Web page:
Living in Canary Wharf
Popular with ex-pat bankers seeking a more modern, less traditional home within London, Canary Wharf offers a large range of high-end apartments, many of which have on-site facilities, concierges, and even air conditioning (useful for those two weeks of hot weather in a typical British summer). Its clean streets and expansive underground shopping mall offer a different style of living from much of London, and better value for money. Transport-wise, the combination of Docklands Light Railway (DLR) stations, an underground station, Thames Clipper boat routes, and the forthcoming (much anticipated and much delayed) Crossrail afford easy access to Zone 1 and elsewhere in London.
Connecting the areas of Clerkenwell, Shoreditch, the City and Islington, Old Street is not just an underground stop and junction but a global start-up hub, said to be behind only New York and San Francisco. The Old Street junction has consequently become known as Silicon Roundabout due to its recent incarnation as home to the fintech industry, and a multitude of other technology start-ups. These firms began to come here after the financial crash, with UK Government encouragement, given that at the time office rents here were cheaper than in the City and Canary Wharf. However, with rents increasing, the number of start-ups setting up shop in Silicon Roundabout has fallen in the last couple of years.
Living in Old Street
Fintech employees are often at the younger end of the spectrum and keen to live close to the office, rather than stoically sit out a one-hour plus commute. The resulting impact on the local property market is a high demand for reasonably priced rental properties, and an ever-growing quantity of cafes, restaurants, bars and street food in the surrounding neighbourhoods. Areas such as Shoreditch and Islington are also popular amongst students, however, with overseas students in particular displaying levels of wealth beyond their years. This creates an exceptionally busy market for rental properties, particularly during the summer months. New builds are going up apace wherever land can be made available, but with price tags not suited to everyone’s budget. Large swathes of the area are also still occupied by Georgian or Victorian buildings which have been converted into flats and refurbished to varying standards.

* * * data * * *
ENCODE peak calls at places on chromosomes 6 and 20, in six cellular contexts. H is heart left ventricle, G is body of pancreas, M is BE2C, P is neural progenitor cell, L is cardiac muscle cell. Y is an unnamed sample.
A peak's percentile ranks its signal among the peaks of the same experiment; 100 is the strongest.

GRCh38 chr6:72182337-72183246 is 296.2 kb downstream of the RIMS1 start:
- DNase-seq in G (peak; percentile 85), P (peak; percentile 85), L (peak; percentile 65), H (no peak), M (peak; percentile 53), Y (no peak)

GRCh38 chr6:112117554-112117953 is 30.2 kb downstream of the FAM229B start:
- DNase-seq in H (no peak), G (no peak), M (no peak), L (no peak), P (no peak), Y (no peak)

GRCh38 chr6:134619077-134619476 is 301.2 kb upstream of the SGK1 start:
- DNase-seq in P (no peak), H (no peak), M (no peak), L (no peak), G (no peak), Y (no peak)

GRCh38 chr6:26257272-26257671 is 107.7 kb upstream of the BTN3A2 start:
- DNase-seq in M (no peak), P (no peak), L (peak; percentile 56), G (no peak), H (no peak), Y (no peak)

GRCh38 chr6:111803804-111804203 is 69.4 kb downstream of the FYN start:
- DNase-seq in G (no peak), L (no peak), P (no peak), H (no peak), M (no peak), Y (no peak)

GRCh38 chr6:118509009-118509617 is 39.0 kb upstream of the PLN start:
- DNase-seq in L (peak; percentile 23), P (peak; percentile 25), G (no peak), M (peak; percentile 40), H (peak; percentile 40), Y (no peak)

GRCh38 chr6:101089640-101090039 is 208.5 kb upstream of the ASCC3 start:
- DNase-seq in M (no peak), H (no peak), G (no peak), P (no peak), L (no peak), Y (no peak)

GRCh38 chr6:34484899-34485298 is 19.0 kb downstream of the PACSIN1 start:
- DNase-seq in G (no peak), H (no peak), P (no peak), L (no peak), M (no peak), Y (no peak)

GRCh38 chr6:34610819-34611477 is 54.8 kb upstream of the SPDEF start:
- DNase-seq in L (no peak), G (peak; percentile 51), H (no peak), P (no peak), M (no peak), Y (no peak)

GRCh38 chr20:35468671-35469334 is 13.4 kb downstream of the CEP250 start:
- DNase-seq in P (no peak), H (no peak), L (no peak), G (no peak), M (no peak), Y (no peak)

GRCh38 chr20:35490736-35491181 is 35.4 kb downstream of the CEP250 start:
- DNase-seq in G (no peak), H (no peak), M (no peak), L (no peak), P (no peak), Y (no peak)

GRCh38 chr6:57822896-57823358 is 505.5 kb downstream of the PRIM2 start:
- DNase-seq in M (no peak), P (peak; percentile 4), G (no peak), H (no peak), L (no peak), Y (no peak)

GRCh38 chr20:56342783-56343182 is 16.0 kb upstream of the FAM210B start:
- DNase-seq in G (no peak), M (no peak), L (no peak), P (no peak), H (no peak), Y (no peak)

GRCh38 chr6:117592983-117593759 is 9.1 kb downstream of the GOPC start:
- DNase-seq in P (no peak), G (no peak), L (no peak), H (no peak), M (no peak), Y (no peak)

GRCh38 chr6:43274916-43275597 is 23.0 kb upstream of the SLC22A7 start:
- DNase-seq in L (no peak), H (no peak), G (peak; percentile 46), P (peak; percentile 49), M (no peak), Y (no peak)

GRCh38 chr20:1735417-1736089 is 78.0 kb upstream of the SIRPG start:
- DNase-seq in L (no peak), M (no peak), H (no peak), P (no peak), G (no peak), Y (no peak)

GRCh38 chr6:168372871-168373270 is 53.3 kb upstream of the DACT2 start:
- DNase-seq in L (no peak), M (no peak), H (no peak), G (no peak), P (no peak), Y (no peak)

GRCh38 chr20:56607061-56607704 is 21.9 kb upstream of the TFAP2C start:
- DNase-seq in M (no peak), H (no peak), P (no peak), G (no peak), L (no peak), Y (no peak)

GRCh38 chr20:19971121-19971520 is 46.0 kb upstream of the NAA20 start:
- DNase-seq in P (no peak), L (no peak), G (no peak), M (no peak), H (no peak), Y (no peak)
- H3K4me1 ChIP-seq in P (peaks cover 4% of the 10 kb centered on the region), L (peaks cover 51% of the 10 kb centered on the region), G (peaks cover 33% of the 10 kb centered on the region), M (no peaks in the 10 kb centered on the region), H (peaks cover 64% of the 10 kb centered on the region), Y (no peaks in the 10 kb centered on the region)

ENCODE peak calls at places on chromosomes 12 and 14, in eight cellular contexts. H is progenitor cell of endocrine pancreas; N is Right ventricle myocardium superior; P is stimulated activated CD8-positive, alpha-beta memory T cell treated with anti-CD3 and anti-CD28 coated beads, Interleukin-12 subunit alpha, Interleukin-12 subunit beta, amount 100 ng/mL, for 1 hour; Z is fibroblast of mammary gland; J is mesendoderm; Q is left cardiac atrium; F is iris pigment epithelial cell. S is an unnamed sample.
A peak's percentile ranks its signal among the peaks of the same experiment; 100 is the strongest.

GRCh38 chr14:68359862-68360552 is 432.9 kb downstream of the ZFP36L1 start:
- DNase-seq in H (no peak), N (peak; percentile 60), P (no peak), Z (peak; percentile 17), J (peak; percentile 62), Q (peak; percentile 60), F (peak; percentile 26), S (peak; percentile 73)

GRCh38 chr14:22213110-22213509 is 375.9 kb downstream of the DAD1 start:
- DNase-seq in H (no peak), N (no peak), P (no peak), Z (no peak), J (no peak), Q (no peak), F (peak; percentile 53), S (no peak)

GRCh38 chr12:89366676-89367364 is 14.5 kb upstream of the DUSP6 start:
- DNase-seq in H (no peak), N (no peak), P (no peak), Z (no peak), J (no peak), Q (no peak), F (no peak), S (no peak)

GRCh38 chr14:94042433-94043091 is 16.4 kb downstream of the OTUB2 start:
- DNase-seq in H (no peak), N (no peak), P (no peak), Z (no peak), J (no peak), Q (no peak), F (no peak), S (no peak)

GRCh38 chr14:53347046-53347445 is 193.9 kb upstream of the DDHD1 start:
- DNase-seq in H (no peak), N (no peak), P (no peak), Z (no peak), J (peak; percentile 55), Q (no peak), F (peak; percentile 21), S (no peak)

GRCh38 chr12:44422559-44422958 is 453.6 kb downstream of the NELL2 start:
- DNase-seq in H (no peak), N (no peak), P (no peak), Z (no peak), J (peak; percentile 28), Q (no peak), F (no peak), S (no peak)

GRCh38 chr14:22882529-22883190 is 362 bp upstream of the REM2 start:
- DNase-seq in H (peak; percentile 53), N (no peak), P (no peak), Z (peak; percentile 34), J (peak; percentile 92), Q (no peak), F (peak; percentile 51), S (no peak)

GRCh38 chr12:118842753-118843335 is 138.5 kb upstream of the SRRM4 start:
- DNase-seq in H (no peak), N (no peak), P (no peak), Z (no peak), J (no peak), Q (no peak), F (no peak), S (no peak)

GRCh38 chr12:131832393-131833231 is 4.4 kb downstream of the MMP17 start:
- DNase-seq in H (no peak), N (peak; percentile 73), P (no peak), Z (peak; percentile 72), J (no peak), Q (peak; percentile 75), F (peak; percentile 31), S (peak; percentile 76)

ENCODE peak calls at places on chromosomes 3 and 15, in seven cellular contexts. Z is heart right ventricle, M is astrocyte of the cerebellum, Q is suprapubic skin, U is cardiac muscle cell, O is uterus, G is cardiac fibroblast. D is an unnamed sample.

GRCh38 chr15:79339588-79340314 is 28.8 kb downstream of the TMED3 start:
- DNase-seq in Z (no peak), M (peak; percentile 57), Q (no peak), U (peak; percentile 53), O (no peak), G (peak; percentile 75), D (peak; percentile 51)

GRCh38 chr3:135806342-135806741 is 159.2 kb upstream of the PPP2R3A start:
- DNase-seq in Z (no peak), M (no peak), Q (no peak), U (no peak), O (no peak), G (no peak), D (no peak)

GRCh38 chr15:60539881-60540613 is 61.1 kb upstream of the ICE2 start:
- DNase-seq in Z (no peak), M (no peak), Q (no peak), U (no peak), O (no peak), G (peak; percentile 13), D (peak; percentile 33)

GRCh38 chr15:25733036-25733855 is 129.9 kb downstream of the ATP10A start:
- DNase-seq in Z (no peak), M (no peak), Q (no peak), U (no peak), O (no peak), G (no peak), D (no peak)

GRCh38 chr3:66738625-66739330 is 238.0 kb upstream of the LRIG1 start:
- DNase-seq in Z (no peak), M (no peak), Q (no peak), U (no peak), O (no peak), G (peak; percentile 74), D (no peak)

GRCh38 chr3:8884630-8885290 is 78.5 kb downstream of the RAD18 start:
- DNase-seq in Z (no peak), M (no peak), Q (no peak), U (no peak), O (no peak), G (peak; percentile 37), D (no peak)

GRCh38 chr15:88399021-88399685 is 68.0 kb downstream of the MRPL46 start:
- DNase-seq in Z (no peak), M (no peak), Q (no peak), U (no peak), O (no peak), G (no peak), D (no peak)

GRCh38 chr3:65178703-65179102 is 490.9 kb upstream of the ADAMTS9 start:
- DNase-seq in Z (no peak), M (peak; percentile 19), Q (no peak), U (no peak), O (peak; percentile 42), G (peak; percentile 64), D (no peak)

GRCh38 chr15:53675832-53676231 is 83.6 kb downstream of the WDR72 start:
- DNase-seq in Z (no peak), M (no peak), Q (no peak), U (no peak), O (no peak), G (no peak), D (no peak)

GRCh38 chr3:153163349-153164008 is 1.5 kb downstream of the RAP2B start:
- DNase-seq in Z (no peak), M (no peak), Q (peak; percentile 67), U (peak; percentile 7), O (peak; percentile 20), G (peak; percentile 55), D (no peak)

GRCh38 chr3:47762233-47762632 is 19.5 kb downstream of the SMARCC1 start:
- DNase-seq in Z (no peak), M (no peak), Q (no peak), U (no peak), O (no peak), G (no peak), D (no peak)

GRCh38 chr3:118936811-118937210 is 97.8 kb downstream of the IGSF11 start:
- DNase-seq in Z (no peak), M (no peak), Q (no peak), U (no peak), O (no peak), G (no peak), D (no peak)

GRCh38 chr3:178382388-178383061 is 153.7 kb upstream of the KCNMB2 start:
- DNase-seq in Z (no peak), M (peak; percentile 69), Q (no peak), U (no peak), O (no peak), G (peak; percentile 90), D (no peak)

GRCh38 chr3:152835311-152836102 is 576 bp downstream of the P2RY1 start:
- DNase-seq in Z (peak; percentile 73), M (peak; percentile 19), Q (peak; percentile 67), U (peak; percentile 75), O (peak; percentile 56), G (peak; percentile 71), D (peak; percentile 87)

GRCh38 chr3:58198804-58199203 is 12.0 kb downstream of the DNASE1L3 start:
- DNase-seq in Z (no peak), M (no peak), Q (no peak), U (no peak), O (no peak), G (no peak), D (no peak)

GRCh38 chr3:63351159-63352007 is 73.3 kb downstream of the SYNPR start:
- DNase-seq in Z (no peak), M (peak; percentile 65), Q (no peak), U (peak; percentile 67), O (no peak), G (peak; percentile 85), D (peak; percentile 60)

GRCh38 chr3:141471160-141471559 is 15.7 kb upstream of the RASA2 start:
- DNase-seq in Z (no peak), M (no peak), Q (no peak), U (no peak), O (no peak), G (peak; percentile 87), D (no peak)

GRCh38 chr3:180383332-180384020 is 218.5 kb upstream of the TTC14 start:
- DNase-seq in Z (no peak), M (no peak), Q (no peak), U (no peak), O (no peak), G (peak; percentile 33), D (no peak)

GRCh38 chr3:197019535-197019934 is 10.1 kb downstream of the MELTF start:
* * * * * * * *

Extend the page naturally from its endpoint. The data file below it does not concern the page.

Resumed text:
Mayfair is home to a proliferation of wealth management companies, private equity firms and hedge funds, in keeping with its mix of ‘old money’, modern affluence, and prestigious reputation, although in recent years some firms have started to move to less platinum London addresses . It’s no accident that in the London version of the board game classic “Monopoly”, Mayfair is the most expensive property to buy. Properties in real life reflect this price tag, though with rather more zeros on the end than the board game version, and offer much less for your money than most other areas of London. Whilst there are bargains to be found in any neighbourhood with a readiness to compromise, the definition of a bargain in Mayfair may not be everyone’s idea of good value. But if proximity to high-end shopping – including super cars and private jets, Harrods, Liberty, Fortnum and Masons, fine dining (think Claridges…), cocktails and royal parks is your bag, then here’s what you can expect:
So this one’s a bit of a punt but oracles as great as the Evening Standard have proclaimed Stratford to be the “new business hot spot in London“. Plus the FCA just moved here in July and as its predecessor, the Financial Services Authority, was ahead of all the major banks in basing itself to Canary Wharf, perhaps the UK regulator will prove to be a trendsetter in Stratford too?
Previously a somewhat overlooked area, Stratford took centre stage for London’s 2012 Olympics which led to regeneration of the area as the Queen Elizabeth Olympic Park and large Westfield shopping centre which hosts hundreds of shops and restaurants were built in readiness to host the games. Stratford also has excellent transport links with national train, DLR and underground links providing easy access to and from central London. Stratford International Station opened in 2009 with the “international” bit being part of a plan for Stratford to be the Eurostar stop before Eurostar trains headed to other parts of Britain. Never happened. But on the plus side, Stratford’s high-speed domestic commuter line means it’s a seven-minute direct journey to London St Pancras, for connections with Eurostar. Since the Olympics, there continues to be a lot of construction in this area with new accommodation apartment blocks as, along with its great transport links, shopping centre and restaurants, it has the advantage of being cheaper than the other areas we’ve looked at above.